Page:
In a speech last week at the Arts Education Partnership National Forum, Education Secretary Arne Duncan took up the cause of arts education and argued forcefully against curriculum narrowing. Even in the face of budget cuts facing school districts, Duncan said, “now is the time to rethink and strengthen arts education.”
“And I ask you to help build the national case for the importance of a well-rounded curriculum–not just in the arts but in the humanities writ large. The question of what constitutes an educated person has been taken up by the great thinkers in every society. Yet few of those leading lights have concluded that a well-educated person need only learn math, science, and read in their native tongue.”
It’s always heartening to hear high-powered support for a well-rounded curriculum. But I wonder if the Secretary–and arts educators, too – aren’t overlooking the most potent weapon in their arsenal for why the arts matter in our performance and data-driven age. Arts education has a crucial and underappreciated role to play in boosting reading achievement—especially among our most disadvantaged students who tend to have less out-of-school exposure to the arts than their more privileged peers.
As Dan Willingham, E.D. Hirsch and others never tire of pointing out, “teaching content is teaching reading.” There is a mountain of evidence that the ability to comprehend is largely a function of a student’s prior knowledge across all content disciplines. Schools that narrow curriculum, forsaking the arts to devote more time to reading instruction are making a critical, self-defeating mistake. As Willingham put it in his Washington Post blog last week, “Until we start paying more attention to content, expect flat reading scores.”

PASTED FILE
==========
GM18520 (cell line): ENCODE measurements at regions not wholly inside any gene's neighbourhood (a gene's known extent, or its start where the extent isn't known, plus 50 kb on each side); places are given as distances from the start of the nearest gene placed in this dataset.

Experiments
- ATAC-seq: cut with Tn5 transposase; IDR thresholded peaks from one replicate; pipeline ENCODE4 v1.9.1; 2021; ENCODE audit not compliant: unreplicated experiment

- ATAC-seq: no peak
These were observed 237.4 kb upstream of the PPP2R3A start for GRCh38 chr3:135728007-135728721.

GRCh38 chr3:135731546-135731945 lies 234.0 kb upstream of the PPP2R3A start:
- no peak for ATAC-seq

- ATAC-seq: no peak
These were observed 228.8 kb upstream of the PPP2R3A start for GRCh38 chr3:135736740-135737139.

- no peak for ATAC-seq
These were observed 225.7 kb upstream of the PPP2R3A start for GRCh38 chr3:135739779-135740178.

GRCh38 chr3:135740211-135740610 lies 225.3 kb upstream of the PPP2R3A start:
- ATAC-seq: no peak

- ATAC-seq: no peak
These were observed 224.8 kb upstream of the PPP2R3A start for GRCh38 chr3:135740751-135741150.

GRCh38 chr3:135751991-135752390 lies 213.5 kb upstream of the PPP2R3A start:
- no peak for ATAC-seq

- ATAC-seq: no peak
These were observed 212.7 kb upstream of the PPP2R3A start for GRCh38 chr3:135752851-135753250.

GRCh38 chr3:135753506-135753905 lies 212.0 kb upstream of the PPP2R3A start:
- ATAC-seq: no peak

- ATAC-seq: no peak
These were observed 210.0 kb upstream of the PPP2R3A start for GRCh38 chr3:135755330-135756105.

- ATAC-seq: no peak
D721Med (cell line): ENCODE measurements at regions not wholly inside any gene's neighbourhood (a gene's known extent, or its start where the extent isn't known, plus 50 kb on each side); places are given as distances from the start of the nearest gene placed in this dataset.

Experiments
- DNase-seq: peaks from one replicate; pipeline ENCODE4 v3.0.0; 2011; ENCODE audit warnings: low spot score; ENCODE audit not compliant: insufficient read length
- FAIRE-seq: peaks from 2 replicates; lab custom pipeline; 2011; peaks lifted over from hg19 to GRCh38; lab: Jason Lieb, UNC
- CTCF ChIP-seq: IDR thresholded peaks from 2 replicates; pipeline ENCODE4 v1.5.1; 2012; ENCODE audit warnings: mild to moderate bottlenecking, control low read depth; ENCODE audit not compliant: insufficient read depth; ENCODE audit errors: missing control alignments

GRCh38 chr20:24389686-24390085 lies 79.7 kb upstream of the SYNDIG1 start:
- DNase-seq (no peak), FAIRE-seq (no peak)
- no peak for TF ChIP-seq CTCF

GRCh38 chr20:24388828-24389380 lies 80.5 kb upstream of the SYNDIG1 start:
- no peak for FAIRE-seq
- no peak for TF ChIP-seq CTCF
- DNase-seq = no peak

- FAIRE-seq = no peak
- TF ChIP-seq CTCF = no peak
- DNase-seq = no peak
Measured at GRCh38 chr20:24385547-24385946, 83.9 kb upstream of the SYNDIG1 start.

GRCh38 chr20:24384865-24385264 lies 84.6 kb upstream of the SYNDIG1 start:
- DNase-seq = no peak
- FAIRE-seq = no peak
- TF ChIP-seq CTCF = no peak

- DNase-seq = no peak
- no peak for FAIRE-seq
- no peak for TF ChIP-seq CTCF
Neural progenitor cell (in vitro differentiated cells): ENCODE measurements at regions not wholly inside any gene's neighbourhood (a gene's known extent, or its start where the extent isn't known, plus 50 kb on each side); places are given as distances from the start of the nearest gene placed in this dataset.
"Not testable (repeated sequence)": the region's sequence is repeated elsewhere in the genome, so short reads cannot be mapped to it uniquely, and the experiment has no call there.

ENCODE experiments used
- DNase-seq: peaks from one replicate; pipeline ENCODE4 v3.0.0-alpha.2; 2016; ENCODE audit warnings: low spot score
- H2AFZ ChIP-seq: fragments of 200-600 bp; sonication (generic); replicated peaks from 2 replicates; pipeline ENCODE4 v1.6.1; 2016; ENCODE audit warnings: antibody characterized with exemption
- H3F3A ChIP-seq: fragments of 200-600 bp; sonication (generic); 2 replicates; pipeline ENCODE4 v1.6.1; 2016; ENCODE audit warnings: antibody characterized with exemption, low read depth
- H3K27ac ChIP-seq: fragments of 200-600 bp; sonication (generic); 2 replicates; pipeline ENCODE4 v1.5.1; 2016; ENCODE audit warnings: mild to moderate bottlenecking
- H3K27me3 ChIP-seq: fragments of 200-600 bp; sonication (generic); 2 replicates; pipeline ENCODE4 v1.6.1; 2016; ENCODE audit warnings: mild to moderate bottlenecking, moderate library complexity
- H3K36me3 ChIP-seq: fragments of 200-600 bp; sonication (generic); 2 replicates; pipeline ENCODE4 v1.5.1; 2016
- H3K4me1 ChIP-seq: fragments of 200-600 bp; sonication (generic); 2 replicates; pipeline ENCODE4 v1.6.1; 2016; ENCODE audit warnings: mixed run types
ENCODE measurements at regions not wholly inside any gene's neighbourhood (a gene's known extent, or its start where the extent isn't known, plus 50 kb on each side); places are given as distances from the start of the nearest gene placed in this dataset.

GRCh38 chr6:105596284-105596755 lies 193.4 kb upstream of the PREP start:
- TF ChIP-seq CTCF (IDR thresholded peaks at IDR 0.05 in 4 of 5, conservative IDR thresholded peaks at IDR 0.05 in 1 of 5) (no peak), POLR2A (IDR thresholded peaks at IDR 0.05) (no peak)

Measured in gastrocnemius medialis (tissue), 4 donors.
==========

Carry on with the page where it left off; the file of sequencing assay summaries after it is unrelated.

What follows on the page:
The Secretary could be enormously helpful by talking about this in speeches like the one he made last week. And arts educators would do well to familiarize themselves with what the research says to rebut those who think arts education is “nice to have” but nonessential. The arts, like science, history, geography and other content disciplines, are a critical part of the background knowledge kids need to accumulate to become good readers and writers. The Secretary hinted at this point in his remarks last week, but never hit it head on, listing three reasons why arts education matters:
“The arts significantly boost student achievement, reduce discipline problems, and increase the odds that students will go on to graduate from college. Second, arts education is essential to stimulating the creativity and innovation that will prove critical to young Americans competing in a global economy. And last, but not least, the arts are valuable for their own sake, and they empower students to create and appreciate aesthetic works.
The Secretary gets that arts education is important, and that’s great. But there’s an even stronger, more practical case to be made than the one he made last week: Arts education is critical to reading achievement. Teaching content is teaching reading. Reducing art and music will hurt, not help, test scores.
If I were an art or music teacher I would make sure my administrators understood my importance clearly. “I’m not just an art teacher,” I would argue. “I’m also a reading teacher.”